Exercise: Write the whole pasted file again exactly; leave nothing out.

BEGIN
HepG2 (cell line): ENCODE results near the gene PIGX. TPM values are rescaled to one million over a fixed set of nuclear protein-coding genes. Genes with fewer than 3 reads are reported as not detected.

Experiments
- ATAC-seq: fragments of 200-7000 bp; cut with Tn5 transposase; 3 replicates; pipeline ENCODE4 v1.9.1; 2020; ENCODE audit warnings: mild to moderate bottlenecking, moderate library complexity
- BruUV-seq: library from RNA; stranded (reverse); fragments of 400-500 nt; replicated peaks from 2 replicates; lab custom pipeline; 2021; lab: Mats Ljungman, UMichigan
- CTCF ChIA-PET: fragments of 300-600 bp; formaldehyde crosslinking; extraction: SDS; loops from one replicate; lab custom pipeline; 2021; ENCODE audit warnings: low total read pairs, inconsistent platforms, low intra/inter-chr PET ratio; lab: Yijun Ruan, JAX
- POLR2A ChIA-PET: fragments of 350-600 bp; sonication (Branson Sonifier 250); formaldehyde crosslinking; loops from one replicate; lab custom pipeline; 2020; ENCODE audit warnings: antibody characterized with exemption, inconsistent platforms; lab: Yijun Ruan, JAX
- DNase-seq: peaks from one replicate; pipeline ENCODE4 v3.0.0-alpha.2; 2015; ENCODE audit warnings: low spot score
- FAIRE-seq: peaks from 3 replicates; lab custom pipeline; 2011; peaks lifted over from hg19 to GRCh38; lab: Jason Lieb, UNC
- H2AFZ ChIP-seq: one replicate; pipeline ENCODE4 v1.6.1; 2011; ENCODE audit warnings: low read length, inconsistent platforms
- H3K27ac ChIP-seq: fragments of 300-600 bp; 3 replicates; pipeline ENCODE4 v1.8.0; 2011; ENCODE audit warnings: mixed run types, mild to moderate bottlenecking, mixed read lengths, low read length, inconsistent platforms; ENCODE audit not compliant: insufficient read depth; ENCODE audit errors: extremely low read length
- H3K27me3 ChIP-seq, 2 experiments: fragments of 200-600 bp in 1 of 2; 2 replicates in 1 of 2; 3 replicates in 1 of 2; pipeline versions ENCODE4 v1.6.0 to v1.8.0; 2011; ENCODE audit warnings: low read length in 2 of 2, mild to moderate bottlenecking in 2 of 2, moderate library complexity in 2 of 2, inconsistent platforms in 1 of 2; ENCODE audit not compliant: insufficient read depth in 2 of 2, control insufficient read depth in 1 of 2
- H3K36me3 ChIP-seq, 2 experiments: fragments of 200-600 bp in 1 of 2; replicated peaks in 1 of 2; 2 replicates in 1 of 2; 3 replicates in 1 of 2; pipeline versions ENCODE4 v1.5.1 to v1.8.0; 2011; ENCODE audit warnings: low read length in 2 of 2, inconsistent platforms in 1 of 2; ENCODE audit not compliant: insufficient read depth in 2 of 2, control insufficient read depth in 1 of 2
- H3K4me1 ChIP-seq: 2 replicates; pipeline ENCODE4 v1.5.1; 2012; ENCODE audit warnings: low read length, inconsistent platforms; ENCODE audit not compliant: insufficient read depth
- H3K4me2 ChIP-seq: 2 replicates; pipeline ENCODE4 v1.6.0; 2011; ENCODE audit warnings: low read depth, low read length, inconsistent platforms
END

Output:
HepG2 (cell line): ENCODE results near the gene PIGX. TPM values are rescaled to one million over a fixed set of nuclear protein-coding genes. Genes with fewer than 3 reads are reported as not detected.

Experiments
- ATAC-seq: fragments of 200-7000 bp; cut with Tn5 transposase; 3 replicates; pipeline ENCODE4 v1.9.1; 2020; ENCODE audit warnings: mild to moderate bottlenecking, moderate library complexity
- BruUV-seq: library from RNA; stranded (reverse); fragments of 400-500 nt; replicated peaks from 2 replicates; lab custom pipeline; 2021; lab: Mats Ljungman, UMichigan
- CTCF ChIA-PET: fragments of 300-600 bp; formaldehyde crosslinking; extraction: SDS; loops from one replicate; lab custom pipeline; 2021; ENCODE audit warnings: low total read pairs, inconsistent platforms, low intra/inter-chr PET ratio; lab: Yijun Ruan, JAX
- POLR2A ChIA-PET: fragments of 350-600 bp; sonication (Branson Sonifier 250); formaldehyde crosslinking; loops from one replicate; lab custom pipeline; 2020; ENCODE audit warnings: antibody characterized with exemption, inconsistent platforms; lab: Yijun Ruan, JAX
- DNase-seq: peaks from one replicate; pipeline ENCODE4 v3.0.0-alpha.2; 2015; ENCODE audit warnings: low spot score
- FAIRE-seq: peaks from 3 replicates; lab custom pipeline; 2011; peaks lifted over from hg19 to GRCh38; lab: Jason Lieb, UNC
- H2AFZ ChIP-seq: one replicate; pipeline ENCODE4 v1.6.1; 2011; ENCODE audit warnings: low read length, inconsistent platforms
- H3K27ac ChIP-seq: fragments of 300-600 bp; 3 replicates; pipeline ENCODE4 v1.8.0; 2011; ENCODE audit warnings: mixed run types, mild to moderate bottlenecking, mixed read lengths, low read length, inconsistent platforms; ENCODE audit not compliant: insufficient read depth; ENCODE audit errors: extremely low read length
- H3K27me3 ChIP-seq, 2 experiments: fragments of 200-600 bp in 1 of 2; 2 replicates in 1 of 2; 3 replicates in 1 of 2; pipeline versions ENCODE4 v1.6.0 to v1.8.0; 2011; ENCODE audit warnings: low read length in 2 of 2, mild to moderate bottlenecking in 2 of 2, moderate library complexity in 2 of 2, inconsistent platforms in 1 of 2; ENCODE audit not compliant: insufficient read depth in 2 of 2, control insufficient read depth in 1 of 2
- H3K36me3 ChIP-seq, 2 experiments: fragments of 200-600 bp in 1 of 2; replicated peaks in 1 of 2; 2 replicates in 1 of 2; 3 replicates in 1 of 2; pipeline versions ENCODE4 v1.5.1 to v1.8.0; 2011; ENCODE audit warnings: low read length in 2 of 2, inconsistent platforms in 1 of 2; ENCODE audit not compliant: insufficient read depth in 2 of 2, control insufficient read depth in 1 of 2
- H3K4me1 ChIP-seq: 2 replicates; pipeline ENCODE4 v1.5.1; 2012; ENCODE audit warnings: low read length, inconsistent platforms; ENCODE audit not compliant: insufficient read depth
- H3K4me2 ChIP-seq: 2 replicates; pipeline ENCODE4 v1.6.0; 2011; ENCODE audit warnings: low read depth, low read length, inconsistent platforms